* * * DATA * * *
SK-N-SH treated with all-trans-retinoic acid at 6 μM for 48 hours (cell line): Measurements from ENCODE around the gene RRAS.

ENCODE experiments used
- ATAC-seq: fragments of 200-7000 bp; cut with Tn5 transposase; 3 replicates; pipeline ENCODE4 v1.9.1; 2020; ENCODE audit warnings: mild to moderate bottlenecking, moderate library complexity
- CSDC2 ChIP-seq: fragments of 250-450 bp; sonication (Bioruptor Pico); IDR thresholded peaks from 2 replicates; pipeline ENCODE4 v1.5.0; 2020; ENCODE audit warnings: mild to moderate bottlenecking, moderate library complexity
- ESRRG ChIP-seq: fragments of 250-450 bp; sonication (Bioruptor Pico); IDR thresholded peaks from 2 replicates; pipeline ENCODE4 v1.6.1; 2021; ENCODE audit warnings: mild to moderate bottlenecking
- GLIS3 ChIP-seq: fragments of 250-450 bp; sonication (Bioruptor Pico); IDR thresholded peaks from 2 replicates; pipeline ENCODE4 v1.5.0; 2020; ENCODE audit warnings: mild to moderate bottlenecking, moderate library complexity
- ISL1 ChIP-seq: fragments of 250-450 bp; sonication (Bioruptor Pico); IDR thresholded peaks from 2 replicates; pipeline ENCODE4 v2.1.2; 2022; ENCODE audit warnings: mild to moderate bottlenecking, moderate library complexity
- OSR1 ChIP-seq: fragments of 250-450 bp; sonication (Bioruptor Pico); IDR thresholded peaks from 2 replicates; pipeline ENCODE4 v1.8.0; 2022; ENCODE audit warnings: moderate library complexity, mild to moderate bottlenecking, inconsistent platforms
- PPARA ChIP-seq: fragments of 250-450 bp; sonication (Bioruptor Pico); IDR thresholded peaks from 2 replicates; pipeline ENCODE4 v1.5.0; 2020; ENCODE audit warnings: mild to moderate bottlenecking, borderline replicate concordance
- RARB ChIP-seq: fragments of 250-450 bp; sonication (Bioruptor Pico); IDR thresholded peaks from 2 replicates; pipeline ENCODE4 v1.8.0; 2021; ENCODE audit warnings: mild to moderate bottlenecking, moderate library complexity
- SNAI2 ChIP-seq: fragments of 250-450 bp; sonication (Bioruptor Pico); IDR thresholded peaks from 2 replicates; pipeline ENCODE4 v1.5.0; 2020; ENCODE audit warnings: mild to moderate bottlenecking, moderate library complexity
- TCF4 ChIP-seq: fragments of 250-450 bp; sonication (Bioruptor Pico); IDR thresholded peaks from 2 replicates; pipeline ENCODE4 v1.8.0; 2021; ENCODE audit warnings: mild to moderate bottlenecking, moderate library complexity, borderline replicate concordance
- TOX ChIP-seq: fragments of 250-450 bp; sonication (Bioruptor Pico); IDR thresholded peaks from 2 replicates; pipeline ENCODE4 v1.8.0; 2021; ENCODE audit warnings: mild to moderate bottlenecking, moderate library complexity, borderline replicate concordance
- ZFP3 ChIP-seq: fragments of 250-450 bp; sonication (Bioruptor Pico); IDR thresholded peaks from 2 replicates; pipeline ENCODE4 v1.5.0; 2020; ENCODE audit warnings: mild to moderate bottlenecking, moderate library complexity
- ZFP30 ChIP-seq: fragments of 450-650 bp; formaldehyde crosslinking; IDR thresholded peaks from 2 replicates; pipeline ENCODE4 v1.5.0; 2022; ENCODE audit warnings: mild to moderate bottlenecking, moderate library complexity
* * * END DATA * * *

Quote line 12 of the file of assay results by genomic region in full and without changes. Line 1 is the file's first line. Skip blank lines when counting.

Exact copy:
- TCF4 ChIP-seq: fragments of 250-450 bp; sonication (Bioruptor Pico); IDR thresholded peaks from 2 replicates; pipeline ENCODE4 v1.8.0; 2021; ENCODE audit warnings: mild to moderate bottlenecking, moderate library complexity, borderline replicate concordance